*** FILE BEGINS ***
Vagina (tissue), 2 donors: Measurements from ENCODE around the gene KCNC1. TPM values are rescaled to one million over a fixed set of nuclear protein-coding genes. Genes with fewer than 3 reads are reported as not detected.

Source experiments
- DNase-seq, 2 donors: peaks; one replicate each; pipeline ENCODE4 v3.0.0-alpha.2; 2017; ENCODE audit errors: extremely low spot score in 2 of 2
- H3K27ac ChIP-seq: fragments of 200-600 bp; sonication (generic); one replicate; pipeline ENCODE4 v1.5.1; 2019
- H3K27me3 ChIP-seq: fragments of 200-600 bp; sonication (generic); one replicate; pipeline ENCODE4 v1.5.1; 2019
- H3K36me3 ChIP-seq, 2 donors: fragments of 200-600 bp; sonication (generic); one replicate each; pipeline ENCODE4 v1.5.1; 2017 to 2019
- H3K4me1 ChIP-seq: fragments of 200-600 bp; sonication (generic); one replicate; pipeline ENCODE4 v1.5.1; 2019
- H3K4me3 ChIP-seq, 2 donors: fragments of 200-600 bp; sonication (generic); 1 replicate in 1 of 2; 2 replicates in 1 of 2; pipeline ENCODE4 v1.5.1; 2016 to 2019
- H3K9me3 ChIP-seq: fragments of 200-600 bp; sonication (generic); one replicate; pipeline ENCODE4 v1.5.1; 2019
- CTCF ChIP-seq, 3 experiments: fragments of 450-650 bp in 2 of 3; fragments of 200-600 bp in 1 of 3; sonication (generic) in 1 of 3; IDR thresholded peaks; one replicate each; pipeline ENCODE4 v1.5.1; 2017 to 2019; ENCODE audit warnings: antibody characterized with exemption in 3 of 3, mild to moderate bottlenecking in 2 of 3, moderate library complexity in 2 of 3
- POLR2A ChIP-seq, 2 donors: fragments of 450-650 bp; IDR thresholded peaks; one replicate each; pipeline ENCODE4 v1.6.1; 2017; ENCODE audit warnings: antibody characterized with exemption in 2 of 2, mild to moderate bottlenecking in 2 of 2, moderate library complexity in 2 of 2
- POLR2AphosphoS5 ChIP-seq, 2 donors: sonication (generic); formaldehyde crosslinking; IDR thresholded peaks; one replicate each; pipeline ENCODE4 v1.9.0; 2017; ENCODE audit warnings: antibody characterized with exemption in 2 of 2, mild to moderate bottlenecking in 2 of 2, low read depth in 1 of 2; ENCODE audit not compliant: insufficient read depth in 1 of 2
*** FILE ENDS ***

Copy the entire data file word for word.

Vagina (tissue), 2 donors: Measurements from ENCODE around the gene KCNC1. TPM values are rescaled to one million over a fixed set of nuclear protein-coding genes. Genes with fewer than 3 reads are reported as not detected.

Source experiments
- DNase-seq, 2 donors: peaks; one replicate each; pipeline ENCODE4 v3.0.0-alpha.2; 2017; ENCODE audit errors: extremely low spot score in 2 of 2
- H3K27ac ChIP-seq: fragments of 200-600 bp; sonication (generic); one replicate; pipeline ENCODE4 v1.5.1; 2019
- H3K27me3 ChIP-seq: fragments of 200-600 bp; sonication (generic); one replicate; pipeline ENCODE4 v1.5.1; 2019
- H3K36me3 ChIP-seq, 2 donors: fragments of 200-600 bp; sonication (generic); one replicate each; pipeline ENCODE4 v1.5.1; 2017 to 2019
- H3K4me1 ChIP-seq: fragments of 200-600 bp; sonication (generic); one replicate; pipeline ENCODE4 v1.5.1; 2019
- H3K4me3 ChIP-seq, 2 donors: fragments of 200-600 bp; sonication (generic); 1 replicate in 1 of 2; 2 replicates in 1 of 2; pipeline ENCODE4 v1.5.1; 2016 to 2019
- H3K9me3 ChIP-seq: fragments of 200-600 bp; sonication (generic); one replicate; pipeline ENCODE4 v1.5.1; 2019
- CTCF ChIP-seq, 3 experiments: fragments of 450-650 bp in 2 of 3; fragments of 200-600 bp in 1 of 3; sonication (generic) in 1 of 3; IDR thresholded peaks; one replicate each; pipeline ENCODE4 v1.5.1; 2017 to 2019; ENCODE audit warnings: antibody characterized with exemption in 3 of 3, mild to moderate bottlenecking in 2 of 3, moderate library complexity in 2 of 3
- POLR2A ChIP-seq, 2 donors: fragments of 450-650 bp; IDR thresholded peaks; one replicate each; pipeline ENCODE4 v1.6.1; 2017; ENCODE audit warnings: antibody characterized with exemption in 2 of 2, mild to moderate bottlenecking in 2 of 2, moderate library complexity in 2 of 2
- POLR2AphosphoS5 ChIP-seq, 2 donors: sonication (generic); formaldehyde crosslinking; IDR thresholded peaks; one replicate each; pipeline ENCODE4 v1.9.0; 2017; ENCODE audit warnings: antibody characterized with exemption in 2 of 2, mild to moderate bottlenecking in 2 of 2, low read depth in 1 of 2; ENCODE audit not compliant: insufficient read depth in 1 of 2